RVs and wintertime do not mix well. Trust me, I know. Years ago when Miss Terry was being treated for cancer, we spent several weeks in Traverse City, Michigan during the winter, when snow piled up several feet deep around our motorhome, and the temperature dipped into the single digits every night.
At the time we had our Pace Arrow Vision, which we came to call the Motorhome From Hell, and it showed many of its shortcomings during that ordeal. We went through huge amounts of propane just trying to stay warm, and the best we ever managed was to take off the worst of the chill inside the RV.
Of course, the best way to deal with cold weather is to get as far south as you can go, before the snow falls. But just in case you find yourself stuck in cold weather, here are some tips that can make it more comfortable.
RV furnaces are notorious energy wasters. Just stand outside your RV the next time you have the furnace on and feel all of that heat blowing out the exhaust. That is wasted propane that you are paying for. Small electric cube heaters help a lot to ward off the cold, if you have sufficient electrical power to run them. We found that catalytic heaters such as the Olympian brand are great in an RV. They use much less propane than an RV furnace, and do not require 12 volt power to run a heater fan.
In a motorhome, the windshield conducts a lot of cold to the interior of the rig. Keeping the windshield covered with bubble foil can help reduce this. Foam inserts in the roof vent openings also helps keep the cold out.
Using some type of skirting material, be it plywood, plastic tarps, or even bales of hay to surround the bottom of the RV helps insulate from the ground up and makes a big difference inside.
The low temperature was not the only thing we had to contend with. In an occupied RV during cold weather, condensation quickly builds up inside, and it can create a real mess. Keeping a roof vent or windows open to circulate the air isn’t an option unless you want to freeze. We found that products like DampRid, which can be found at WalMart or Camping World, help a lot, but you can never completely eliminate the condensation problem. We spent a lot of time armed with towels, wiping down every glass or metal surface, and the interior walls of our motorhome.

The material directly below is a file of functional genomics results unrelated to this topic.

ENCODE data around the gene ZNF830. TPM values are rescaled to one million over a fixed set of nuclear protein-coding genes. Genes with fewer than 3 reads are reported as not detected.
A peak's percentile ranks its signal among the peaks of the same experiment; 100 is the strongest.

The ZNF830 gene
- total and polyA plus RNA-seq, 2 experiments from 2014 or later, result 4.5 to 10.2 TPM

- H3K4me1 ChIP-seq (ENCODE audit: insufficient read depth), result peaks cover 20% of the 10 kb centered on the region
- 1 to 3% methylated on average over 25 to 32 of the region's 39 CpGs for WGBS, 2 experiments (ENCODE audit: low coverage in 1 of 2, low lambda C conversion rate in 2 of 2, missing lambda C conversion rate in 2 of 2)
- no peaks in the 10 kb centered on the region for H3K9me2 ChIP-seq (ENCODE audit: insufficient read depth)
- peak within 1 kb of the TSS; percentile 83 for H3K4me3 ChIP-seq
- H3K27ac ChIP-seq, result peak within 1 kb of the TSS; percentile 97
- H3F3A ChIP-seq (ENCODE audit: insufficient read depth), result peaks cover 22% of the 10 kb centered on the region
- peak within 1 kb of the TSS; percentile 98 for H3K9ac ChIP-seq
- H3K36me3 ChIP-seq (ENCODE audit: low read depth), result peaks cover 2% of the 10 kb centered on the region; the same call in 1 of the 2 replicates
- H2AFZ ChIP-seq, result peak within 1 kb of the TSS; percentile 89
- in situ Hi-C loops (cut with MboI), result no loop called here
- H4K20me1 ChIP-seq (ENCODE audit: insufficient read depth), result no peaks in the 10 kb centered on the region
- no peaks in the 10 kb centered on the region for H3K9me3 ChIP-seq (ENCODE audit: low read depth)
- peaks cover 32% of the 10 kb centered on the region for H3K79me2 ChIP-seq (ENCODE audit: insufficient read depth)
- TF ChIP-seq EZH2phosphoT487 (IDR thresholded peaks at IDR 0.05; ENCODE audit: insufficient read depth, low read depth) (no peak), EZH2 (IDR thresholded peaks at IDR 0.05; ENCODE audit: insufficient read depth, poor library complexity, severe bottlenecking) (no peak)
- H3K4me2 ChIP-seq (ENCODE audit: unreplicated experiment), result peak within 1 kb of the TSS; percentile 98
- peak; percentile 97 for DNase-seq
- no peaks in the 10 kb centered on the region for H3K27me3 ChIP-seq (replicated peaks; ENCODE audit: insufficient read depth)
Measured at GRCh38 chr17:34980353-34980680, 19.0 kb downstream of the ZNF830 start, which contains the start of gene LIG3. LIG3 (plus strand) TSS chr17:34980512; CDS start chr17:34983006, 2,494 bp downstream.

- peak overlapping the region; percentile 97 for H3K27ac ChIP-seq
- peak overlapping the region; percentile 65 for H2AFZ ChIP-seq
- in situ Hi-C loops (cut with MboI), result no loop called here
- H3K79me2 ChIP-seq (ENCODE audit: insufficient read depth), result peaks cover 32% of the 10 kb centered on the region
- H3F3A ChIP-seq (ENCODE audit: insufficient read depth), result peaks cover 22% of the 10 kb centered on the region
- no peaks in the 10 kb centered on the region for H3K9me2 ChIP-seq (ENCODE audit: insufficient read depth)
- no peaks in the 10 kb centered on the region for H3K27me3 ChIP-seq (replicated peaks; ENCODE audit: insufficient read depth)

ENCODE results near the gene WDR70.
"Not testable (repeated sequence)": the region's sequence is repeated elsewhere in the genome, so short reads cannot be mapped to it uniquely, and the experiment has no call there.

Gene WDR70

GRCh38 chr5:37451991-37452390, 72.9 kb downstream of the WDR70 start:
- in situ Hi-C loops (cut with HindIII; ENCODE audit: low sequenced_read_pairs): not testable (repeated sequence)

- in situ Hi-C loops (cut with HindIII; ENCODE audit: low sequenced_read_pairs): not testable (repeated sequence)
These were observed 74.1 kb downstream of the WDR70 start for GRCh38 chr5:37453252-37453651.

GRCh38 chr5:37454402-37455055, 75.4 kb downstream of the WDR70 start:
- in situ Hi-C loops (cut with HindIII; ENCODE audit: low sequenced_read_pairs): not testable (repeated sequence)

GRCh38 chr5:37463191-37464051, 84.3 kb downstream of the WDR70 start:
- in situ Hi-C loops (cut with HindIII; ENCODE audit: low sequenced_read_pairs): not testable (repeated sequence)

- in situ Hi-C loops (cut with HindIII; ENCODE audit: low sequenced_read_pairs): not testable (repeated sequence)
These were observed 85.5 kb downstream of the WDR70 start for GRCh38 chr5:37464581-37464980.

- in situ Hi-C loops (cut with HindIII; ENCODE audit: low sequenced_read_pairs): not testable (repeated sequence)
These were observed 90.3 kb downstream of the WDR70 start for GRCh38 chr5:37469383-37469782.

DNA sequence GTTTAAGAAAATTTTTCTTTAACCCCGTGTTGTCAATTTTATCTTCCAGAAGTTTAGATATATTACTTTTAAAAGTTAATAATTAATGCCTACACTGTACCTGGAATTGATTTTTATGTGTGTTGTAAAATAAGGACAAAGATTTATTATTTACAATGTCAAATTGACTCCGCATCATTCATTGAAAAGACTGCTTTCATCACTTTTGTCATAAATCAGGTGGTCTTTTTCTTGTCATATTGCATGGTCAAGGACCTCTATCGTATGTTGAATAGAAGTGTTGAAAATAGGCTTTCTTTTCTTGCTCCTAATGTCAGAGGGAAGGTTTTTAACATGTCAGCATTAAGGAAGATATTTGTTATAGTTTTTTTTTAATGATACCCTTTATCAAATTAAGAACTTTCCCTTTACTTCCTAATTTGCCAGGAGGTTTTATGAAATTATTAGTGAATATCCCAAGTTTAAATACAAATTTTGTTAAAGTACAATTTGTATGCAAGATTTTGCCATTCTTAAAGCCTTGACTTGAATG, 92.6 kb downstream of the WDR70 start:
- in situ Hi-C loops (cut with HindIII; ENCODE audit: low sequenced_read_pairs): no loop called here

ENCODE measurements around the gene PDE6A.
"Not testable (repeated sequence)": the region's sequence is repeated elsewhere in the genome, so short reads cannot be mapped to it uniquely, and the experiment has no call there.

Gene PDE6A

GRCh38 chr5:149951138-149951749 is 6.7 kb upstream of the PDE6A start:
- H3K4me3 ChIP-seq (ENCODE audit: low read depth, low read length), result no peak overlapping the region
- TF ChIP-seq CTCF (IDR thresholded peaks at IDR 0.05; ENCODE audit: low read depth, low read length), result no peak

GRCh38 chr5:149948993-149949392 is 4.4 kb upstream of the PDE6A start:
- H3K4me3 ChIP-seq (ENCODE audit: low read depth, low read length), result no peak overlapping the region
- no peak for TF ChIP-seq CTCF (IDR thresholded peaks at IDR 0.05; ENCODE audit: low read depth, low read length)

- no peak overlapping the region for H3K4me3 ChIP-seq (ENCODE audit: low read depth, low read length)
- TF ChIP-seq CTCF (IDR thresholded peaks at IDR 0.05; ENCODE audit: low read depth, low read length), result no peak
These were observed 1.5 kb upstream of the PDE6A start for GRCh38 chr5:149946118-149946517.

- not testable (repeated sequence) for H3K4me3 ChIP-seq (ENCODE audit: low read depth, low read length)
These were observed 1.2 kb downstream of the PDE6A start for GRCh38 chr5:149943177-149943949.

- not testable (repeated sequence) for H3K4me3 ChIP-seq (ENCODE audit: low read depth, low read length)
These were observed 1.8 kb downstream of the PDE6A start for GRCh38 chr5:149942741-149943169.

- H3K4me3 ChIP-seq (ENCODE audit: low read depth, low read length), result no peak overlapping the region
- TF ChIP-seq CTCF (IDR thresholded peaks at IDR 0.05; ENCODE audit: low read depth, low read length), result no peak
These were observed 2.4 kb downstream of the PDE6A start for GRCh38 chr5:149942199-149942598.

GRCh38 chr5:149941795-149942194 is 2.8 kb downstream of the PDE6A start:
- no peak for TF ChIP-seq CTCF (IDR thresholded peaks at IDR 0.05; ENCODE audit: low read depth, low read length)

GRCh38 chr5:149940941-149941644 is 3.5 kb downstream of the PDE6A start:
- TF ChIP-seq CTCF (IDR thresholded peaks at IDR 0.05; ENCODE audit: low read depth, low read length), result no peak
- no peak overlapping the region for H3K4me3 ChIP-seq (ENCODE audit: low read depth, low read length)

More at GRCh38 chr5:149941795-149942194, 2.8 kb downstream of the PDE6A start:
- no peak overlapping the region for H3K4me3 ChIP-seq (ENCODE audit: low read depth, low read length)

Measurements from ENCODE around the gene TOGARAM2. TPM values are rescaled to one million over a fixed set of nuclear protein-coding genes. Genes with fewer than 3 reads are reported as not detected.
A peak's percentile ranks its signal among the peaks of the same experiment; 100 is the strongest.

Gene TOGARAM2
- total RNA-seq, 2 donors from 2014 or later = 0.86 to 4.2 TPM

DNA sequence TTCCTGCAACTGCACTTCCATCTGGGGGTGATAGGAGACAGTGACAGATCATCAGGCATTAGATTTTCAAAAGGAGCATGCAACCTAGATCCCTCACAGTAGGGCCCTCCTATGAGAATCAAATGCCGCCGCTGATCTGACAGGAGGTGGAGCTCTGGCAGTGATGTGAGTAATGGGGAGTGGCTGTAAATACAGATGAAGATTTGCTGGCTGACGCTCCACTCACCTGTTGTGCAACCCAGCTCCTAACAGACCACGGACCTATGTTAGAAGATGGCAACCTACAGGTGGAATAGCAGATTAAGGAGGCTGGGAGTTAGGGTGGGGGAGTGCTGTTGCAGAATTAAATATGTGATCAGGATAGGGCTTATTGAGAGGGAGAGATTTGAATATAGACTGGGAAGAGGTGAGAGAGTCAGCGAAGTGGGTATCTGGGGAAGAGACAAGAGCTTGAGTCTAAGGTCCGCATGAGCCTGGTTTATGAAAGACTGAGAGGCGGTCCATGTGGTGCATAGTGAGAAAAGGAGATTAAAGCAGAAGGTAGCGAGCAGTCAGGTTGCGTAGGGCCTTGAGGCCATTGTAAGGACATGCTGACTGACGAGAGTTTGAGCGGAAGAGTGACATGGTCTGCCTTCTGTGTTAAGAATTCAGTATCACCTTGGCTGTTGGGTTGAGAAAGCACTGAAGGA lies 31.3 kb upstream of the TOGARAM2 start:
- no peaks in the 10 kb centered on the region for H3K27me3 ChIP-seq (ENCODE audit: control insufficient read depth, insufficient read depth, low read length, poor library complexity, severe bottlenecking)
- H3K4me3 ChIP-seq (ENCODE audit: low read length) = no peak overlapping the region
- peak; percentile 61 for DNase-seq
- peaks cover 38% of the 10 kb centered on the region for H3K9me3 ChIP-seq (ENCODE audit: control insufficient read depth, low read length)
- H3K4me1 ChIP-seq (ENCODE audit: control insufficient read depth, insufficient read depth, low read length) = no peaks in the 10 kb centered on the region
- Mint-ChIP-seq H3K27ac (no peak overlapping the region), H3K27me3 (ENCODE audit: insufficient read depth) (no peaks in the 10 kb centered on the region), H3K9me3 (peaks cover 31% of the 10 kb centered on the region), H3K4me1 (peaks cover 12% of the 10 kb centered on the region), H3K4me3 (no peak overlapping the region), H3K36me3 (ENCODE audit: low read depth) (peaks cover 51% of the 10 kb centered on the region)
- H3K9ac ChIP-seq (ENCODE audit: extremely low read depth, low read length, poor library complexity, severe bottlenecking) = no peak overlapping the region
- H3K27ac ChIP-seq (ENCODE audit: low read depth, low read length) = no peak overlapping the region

Many RVs are supposed to have “winter packages,” which include heated plumbing bays, but in reality, a lot of them don’t come anywhere close to being able to handle really cold weather. We found that a clamp-on utility light with a metal reflector, which you can find at any hardware store, fitted with a 25 watt bulb, can keep a closed utility bay toasty warm and prevent pipes from freezing.
None of these ideas will make your RV feel like a sauna inside, but hopefully they will help keep you more comfortable if you have to spend time in very cold weather. But remember my own personal motto, and consider adopting it as your own: When it snows, Nick goes!
Thought For The Day – A bad worker always blames his tools.
Does a catalytic heater need to be vented? We do not need any aux. heating, but I am curious to know.
We actually do keep a ceiling vent open, in fact, it is open almost every day we are in the unit. It is open less than 1/2 inch. Yes, sometimes it lets in some cool/cold air, but, we rarely fog up. Here in Gulf Shores we have been down to 25ish and there is very little fog on the windows with that vent open. The wind was blowing hard IN that vent the other night and we made silly decision to close it ALL the way. Next morning, lots o fog.
Now, if you are really gonna do serious winter camping, the vent 1/2 inch open probably won’t do it ! LOL But down to 20ish to 30ish and all points above that the open vent keeps us pretty much fog free.